The Smark Rant For UFC 18

UFC 18The Ultimate Fighting Championship 18: Road To The Heavyweight Championship!

– Live from New Orleans, LA.

– Your hosts are Mike Goldberg & Jeff Blatnick

So it’s the “new look” UFC, with a new logo and no more tournaments. Thank Jebus. The theme is a sort-of tournament, however, as Randy Couture left the promotion due to a contract dispute and took the heavyweight title with him. So tonight it’s Bas Rutten v. Tsuyoshi Kosaka and Mark Coleman v. Pedro Rizzo to determine who will meet for the belt at UFC 19.

Prelim Fight, Lightweight: Frank Caracci v. Laverne Clark

Caracci is a jiu-jitsu guy from New Orleans, complete with a dated gi. That’s so 1995. Clark throws Caracci down with ease and takes the back, mauling him with hard shots, but Caracci manages to roll into the guard. Clark keeps hold of a wrist while throwing hammerfists from the top, but can’t pass the guard and instead works him over against the fence. It appears to be over, but it’s a glove problem and we have a restart. Caracci tries for a takedown and Clark stuffs it and beats him down the mat again, into full mount. They talk about Clark’s submission lessons from Miletich camp, but he just pounds away instead and Caracci wisely taps at 6:59. Good showing from Clark here.

Middleweight: Evan Tanner v. Darrell Gholar

Tanner is of course a name well known to modern fans. Tanner throws leg kicks to keep the wrestler away, but Gholar catches one and takes him down with a single-leg. I guess that answers Blatnick’s question about whether a wrestler can defend against strikes. Tanner grabs an arm from the guard and Gholar slams him twice to try to break it, but Tanner hangs on with a triangle. Oh, snap. Gholar manages to get free and works the body, but can’t do anything with Tanner’s guard. Tanner fights up and they fight from their feet again, and now Tanner just brutalizes him with knees. God I love Muay Thai knees. Gholar is clearly limping now, and Tanner easily gets the back and finishes with a choke at 7:57. Gholar was reasonably effective on the ground, but Tanner waited until he ran out of gas and then finished him. Great debut for Tanner.

Lightweight: Mikey Burnett v. Townsend Saunders

Both guys were in the tournament won by Pat Miletich, and this appears to be an elimination match of sorts to determine a challenger for Miletich’s lightweight title. Slow start as they trade shots tentatively, but then Burnett explodes and puts Saunders down and can’t finish. This referee (John Molinax) is awful, basically standing there and watching. Back to the boxing as Burnett blocks a couple of takedown attempts and Saunders doesn’t really look to have a gameplan. Saunders tries a leg kick and Burnett tags him and puts him against the fence for some knees. Back to the middle and neither guy can make anything happen, and the referee does nothing to encourage them. Time expires and we go to overtime. Shamrock directs Burnett to knock him out. Gee, why didn’t he just say that in the first place? Saunders tries throwing some punches and Burnett basically laughs them off, and they go to the fence. Burnett tries to power Saunders down, but gets nothing, and we’re done. Unanimous decision for Burnett, and not a very exciting one.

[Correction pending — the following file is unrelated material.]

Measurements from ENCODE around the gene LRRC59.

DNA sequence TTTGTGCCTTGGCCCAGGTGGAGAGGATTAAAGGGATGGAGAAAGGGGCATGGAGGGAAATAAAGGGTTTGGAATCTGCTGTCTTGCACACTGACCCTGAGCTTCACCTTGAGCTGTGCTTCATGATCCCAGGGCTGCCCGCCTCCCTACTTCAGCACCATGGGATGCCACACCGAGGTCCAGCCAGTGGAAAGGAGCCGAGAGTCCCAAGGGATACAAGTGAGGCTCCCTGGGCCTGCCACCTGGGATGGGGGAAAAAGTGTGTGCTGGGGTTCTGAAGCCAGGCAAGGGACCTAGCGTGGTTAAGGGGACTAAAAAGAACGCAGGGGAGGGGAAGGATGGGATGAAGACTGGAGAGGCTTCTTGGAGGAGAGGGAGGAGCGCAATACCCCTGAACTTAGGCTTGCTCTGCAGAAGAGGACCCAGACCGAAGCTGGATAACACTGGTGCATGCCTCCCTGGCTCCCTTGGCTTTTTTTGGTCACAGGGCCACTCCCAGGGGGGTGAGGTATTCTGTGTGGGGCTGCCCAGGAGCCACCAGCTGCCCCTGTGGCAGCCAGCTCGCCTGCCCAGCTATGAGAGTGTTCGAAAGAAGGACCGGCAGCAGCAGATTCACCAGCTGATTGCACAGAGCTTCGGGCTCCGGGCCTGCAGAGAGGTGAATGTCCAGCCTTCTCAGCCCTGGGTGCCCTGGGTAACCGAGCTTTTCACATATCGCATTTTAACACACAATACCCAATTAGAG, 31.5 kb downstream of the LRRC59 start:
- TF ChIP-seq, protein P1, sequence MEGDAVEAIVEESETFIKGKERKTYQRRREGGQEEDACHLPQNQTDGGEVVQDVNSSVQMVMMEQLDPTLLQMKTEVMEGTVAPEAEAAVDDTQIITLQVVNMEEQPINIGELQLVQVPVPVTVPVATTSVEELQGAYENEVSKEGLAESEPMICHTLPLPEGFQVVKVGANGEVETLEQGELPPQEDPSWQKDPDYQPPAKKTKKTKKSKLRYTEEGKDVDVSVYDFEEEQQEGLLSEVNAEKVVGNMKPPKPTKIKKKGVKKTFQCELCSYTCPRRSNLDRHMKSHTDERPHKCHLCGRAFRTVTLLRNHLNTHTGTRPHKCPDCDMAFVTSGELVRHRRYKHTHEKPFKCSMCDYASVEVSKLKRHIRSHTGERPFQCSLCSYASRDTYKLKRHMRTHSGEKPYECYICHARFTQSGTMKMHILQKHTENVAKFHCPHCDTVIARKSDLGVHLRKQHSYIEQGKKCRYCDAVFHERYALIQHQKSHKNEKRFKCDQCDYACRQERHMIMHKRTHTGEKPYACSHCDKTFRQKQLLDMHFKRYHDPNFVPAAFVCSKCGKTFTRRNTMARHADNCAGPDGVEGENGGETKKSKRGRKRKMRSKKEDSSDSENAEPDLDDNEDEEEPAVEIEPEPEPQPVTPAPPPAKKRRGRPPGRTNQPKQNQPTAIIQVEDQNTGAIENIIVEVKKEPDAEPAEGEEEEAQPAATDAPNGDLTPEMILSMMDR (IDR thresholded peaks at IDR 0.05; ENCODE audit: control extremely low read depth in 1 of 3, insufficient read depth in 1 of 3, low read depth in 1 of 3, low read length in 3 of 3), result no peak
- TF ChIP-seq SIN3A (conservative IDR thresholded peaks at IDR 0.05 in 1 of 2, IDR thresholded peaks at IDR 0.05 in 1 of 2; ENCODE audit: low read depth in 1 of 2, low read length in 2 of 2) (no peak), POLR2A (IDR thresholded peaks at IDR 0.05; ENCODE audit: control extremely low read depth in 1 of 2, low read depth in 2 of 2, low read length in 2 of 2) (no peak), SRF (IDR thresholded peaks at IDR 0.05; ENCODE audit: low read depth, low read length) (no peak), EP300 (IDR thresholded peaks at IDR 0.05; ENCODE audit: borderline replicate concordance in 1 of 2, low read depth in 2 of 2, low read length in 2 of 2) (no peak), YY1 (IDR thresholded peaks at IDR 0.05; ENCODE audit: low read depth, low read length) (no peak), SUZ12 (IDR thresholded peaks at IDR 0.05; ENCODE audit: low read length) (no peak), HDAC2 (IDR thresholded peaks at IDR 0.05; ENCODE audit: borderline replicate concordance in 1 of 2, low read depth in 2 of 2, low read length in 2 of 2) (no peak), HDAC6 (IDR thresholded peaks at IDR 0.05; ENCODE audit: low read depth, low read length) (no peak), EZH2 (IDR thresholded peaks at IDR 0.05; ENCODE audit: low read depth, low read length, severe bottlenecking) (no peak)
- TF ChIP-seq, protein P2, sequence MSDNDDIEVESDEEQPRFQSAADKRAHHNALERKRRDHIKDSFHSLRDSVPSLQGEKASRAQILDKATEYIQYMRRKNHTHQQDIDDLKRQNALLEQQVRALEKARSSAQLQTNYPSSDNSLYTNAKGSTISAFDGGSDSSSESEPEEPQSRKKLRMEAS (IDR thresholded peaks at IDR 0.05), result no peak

Middleweight: Tito Ortiz v. Jerry Bohlander

This would be Tito’s official pro debut, as the last time he competed it was as an amateur. Tito gets a quick takedown and works on top against the fence, which hampers his groundwork. Bohlander stands up and Ortiz DESTROYS him with combos, then takes him down into side mount. Bohlander gets back into the guard again, so Big John stands them up. This is pretty tentative by Tito’s standards. Tito throws some good rights and takes it to the fence again for the takedown and throws knees to the head. Bohlander fights up and Ortiz takes him down again and it’s back to the guard against the fence. I feel Tito’s frustration here at not being able to unleash his ground-and-pound. John stands them up again and Tito gets another takedown, but gets tied up by Bohlander. And that’s regulation expired. OT is more dominance from Tito, as he gets a takedown, and proceeds to wait out the time because he’s got it in the bag. A cut opens up on Bohlander’s eye from a forearm, and the doctor calls it at 2:30 of overtime and awards it to Tito. Tito’s post-match smirk and obnoxious t-shirt was a star-making moment.